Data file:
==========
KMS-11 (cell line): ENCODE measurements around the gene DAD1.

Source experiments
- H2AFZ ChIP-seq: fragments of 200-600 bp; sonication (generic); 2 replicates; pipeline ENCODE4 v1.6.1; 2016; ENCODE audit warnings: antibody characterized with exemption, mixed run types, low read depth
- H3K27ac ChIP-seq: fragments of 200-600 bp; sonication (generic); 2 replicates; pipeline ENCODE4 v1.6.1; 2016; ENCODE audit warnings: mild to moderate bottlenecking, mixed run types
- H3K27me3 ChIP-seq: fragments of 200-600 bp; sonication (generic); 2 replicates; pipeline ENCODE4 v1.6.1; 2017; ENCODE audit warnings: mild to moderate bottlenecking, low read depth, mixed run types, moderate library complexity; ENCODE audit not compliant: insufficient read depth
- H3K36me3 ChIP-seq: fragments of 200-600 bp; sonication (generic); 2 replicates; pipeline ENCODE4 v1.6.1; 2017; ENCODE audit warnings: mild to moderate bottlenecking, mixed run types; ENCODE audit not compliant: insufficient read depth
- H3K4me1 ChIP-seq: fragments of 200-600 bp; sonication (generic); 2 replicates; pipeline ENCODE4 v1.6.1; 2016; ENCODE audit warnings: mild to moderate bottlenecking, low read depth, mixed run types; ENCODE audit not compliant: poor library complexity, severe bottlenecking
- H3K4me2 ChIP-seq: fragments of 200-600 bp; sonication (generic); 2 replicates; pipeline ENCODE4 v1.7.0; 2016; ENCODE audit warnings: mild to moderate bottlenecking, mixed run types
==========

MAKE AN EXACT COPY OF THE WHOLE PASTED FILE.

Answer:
KMS-11 (cell line): ENCODE measurements around the gene DAD1.

Source experiments
- H2AFZ ChIP-seq: fragments of 200-600 bp; sonication (generic); 2 replicates; pipeline ENCODE4 v1.6.1; 2016; ENCODE audit warnings: antibody characterized with exemption, mixed run types, low read depth
- H3K27ac ChIP-seq: fragments of 200-600 bp; sonication (generic); 2 replicates; pipeline ENCODE4 v1.6.1; 2016; ENCODE audit warnings: mild to moderate bottlenecking, mixed run types
- H3K27me3 ChIP-seq: fragments of 200-600 bp; sonication (generic); 2 replicates; pipeline ENCODE4 v1.6.1; 2017; ENCODE audit warnings: mild to moderate bottlenecking, low read depth, mixed run types, moderate library complexity; ENCODE audit not compliant: insufficient read depth
- H3K36me3 ChIP-seq: fragments of 200-600 bp; sonication (generic); 2 replicates; pipeline ENCODE4 v1.6.1; 2017; ENCODE audit warnings: mild to moderate bottlenecking, mixed run types; ENCODE audit not compliant: insufficient read depth
- H3K4me1 ChIP-seq: fragments of 200-600 bp; sonication (generic); 2 replicates; pipeline ENCODE4 v1.6.1; 2016; ENCODE audit warnings: mild to moderate bottlenecking, low read depth, mixed run types; ENCODE audit not compliant: poor library complexity, severe bottlenecking
- H3K4me2 ChIP-seq: fragments of 200-600 bp; sonication (generic); 2 replicates; pipeline ENCODE4 v1.7.0; 2016; ENCODE audit warnings: mild to moderate bottlenecking, mixed run types